James Gray‘s Two Lovers, which screened last night, is an attractively composed, persuasively acted but slightly too earnest and on-the-nose drama about romantic indecision. But it’s not half bad — a little Marty-ish at times, maybe a bit too emphatic here and there, but nonetheless concise, reasonably well-ordered and, for the most part, emotionally restrained and therefore believable.
Joaquin Phoenix, Vinessa Shaw in James Gray’s Two Lovers.
Financed by the Wild Bunch, Two Lovers is, I gather, up for grabs at Cannes.
Unlike Gray’s The Yards and We Own The Night, there’s no criminal behavior in Two Lovers, and the absence of this — no resorting to gunplay, car chases or fist fights — has naturally led Gray in a gentler, quieter direction. It’s mainly a mild-mannered borough family film, and fairly decent in that regard. I’m not a lockstep Gray fan — I was mostly okay with The Yards but disliked We Own The Night. But for what it’s worth, I think Lovers is his best yet.
Leonard (Joaquin Phoenix) is a lonely, less-than-worldly, recently suicide-prone guy, reeling from a busted relationship and living with his parents (Moni Moshonov, Isabella Rossellini) and working for his dad’s dry-cleaning store. The movie kicks in when he finds himself torn between Sandra (Vinessa Shaw), a sweet, wrinkle-free Brooklyn girl who wants to get married and do the usual-usual, and Michelle (Gwynneth Paltrow), a scattered, impulsive blonde who lives in Phoenix’s parents’ apartment building and is obviously “trouble” from the get-go.
Guess which one Leonard has the major hots for? Naturally.
Elias Koteas, Gwynneth Paltrow and Pheonix.
Leonard’s passion for Michelle is partly due to her being hot shiksa material, but also because she’s very much the big-city girl. His sincere but less passionate feelings for Sandra are precisely about her being a home-and-hearth type — stable, loyal and not exciting enough. As Leonard is also a fairly decent photographer, he understandably sees Michelle as spiritually linked to the big “out there” where his talent may some day be recognized — a place where people may see more value in his work than his family and neighborhood friends, who look at his stuff and say “yeah, pretty good” and then ask him to photograph weddings.
I was disappointed that Gray didn’t touch on a general rule-of-thumb when it comes to nice girls vs. crazy girls. As Woody Allen and other men of the world will tell you, the crazy ones are better in bed. This isn’t an absolute fact, thank fortune, but my experience on the planet has taught me it’s more true than not. I regard this as one of the great unfair conditions about life. It is certainly something Gray should have gotten into, and the fact that he doesn’t even flirt with this is, for me, strike #1.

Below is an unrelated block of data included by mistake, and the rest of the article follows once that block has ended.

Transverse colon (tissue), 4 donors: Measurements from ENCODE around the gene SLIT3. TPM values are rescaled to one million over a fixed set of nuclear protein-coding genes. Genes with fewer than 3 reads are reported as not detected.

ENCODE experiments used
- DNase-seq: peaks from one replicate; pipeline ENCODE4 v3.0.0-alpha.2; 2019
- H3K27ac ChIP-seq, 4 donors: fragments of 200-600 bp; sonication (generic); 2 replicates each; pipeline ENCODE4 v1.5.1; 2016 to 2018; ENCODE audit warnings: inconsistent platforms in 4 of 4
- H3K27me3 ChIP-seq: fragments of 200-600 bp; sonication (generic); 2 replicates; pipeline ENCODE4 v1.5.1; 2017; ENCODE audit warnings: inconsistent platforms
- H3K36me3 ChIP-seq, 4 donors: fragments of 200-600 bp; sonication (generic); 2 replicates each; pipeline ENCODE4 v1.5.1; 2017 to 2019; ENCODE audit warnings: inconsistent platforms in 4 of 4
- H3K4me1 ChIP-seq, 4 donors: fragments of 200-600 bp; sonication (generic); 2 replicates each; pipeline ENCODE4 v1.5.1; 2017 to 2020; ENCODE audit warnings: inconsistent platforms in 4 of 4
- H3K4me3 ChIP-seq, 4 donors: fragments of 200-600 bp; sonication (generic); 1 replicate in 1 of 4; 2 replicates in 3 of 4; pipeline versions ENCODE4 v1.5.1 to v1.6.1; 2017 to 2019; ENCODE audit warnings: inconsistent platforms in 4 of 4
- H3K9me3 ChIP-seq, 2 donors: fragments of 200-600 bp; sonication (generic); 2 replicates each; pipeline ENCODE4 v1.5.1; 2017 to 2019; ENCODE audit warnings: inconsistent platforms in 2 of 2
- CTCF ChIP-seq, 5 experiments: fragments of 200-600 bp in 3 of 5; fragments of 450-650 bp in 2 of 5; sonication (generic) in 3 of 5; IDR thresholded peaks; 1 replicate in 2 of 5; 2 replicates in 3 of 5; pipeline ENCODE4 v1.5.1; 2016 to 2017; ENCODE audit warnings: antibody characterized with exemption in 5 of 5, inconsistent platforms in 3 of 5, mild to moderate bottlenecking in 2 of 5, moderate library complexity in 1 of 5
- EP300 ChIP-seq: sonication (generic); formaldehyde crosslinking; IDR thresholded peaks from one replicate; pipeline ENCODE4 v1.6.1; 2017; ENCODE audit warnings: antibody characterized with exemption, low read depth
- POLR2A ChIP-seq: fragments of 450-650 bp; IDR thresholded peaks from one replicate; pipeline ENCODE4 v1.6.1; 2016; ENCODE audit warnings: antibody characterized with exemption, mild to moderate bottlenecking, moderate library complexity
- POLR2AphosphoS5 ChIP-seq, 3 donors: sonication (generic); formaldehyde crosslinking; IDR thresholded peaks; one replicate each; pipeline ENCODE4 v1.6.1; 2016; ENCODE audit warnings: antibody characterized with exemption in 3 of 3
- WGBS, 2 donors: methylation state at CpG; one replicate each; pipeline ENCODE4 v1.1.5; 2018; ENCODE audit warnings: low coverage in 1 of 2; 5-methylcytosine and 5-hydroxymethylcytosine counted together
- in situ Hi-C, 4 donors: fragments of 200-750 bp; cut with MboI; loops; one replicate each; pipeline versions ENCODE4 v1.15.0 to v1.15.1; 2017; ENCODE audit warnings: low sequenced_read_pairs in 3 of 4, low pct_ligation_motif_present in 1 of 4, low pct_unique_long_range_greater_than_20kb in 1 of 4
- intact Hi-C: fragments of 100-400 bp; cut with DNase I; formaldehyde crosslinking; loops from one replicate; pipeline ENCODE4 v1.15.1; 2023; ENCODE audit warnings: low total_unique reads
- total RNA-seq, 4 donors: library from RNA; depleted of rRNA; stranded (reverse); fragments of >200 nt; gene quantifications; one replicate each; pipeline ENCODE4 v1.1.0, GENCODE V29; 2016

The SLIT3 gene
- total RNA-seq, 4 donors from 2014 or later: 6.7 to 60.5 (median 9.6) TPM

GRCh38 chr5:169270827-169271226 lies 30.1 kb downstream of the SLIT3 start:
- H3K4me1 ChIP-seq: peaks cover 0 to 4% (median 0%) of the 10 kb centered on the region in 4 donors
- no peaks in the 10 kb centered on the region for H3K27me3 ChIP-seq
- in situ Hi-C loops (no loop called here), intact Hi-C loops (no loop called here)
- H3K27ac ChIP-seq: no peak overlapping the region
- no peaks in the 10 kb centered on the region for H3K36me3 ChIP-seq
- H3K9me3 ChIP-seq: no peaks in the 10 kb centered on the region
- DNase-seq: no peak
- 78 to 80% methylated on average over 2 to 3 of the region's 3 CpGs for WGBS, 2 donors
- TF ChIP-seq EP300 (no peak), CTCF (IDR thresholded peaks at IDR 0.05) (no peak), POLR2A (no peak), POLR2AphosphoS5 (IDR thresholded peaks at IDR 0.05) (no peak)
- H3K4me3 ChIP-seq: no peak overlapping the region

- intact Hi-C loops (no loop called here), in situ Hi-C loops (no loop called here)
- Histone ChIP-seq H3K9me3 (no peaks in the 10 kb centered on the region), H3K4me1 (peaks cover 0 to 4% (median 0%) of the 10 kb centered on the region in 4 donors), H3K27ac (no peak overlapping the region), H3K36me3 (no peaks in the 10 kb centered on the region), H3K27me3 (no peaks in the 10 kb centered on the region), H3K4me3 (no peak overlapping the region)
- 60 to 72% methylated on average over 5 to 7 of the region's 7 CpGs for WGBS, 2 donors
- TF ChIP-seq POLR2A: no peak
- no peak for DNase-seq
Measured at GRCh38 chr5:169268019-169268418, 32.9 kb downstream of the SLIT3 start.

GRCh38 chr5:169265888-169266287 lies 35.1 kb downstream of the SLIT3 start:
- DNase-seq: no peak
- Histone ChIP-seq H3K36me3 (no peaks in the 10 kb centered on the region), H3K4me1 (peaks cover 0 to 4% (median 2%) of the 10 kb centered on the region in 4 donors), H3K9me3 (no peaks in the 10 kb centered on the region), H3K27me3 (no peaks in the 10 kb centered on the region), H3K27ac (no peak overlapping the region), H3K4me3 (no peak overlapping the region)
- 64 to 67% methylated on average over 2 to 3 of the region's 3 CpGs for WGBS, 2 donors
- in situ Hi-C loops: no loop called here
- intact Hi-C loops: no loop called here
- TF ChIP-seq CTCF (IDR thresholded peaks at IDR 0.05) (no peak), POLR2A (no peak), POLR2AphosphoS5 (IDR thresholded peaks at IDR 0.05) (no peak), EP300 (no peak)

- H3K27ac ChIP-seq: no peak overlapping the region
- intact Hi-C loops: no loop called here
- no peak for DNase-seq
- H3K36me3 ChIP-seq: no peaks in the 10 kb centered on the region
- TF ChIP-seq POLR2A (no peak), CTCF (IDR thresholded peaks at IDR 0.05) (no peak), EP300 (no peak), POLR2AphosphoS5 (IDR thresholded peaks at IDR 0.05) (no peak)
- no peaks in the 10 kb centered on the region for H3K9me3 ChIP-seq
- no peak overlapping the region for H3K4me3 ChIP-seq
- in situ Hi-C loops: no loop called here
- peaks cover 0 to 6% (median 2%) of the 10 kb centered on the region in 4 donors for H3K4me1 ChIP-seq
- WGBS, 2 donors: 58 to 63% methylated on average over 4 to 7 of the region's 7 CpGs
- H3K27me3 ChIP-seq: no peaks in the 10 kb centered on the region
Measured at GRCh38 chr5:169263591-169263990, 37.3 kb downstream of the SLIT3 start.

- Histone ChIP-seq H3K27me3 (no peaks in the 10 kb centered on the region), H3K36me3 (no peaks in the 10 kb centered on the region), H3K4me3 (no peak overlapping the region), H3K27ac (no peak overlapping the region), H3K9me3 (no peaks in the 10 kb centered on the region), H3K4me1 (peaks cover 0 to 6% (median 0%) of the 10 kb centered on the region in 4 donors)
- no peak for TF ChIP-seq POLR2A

Strike #2 is the casting of Shaw as Sandra. She’s too Fairfield County pretty, poised and delicate to be a borough girl. There are exceptions galore in real life, of course, but men and women from Brooklyn and Queens (i.e., those born and raised) tend to exude a slight coarseness. A coarseness that’s often vibrant and agreeable (I know New Yorkers and it’s not a cliche), but is also saddled, I feel, with a lack of interest in other realms. A wanting for worldly finesse. An Adrianna-from- The Sopranos quality. Not to mention that happily hunkered- down attitude about being “borough” — a life of eating pizza, not quite dressing the right way and failing to learn to speak French or play piano. Not to mention the distinctive ethnic features and honky accents. (I’ve known exactly one woman in my life who was raised in Brooklyn but doesn’t look it or talk it.)
Shaw, simply, looks and talks like a girl from Greenwich or Westport or the Hamptons or Pacific Palisades. I’m a huge fan of this actress (as HE readers well know), but she’s too finishing-school to be believed here. Plus Gray and co-writer Ric Menello haven’t given Sandra enough in the way of distinctive ticks or weirdnesses. (Which everyone has.) They’ve settled for making her warm, generous, full of support and understanding. In short, a fantasy.
That said, I admired Pheonix’s performance — his best since Walk The Line, I feel. He convinced me that Leonard is just hermetic and naive enough to fall for a girl like Paltrow’s Michelle and not realize what he’s getting into. He’s starting to look vaguely 40ish — jowly, slightly chunky, filled-in. This is fine from an acting perspective, but a little curious given that he’s only 33.
Sidenote: anyone who chimes in about Shaw in a certain context — you know what I mean — will be banned for life from this website. Fair warning.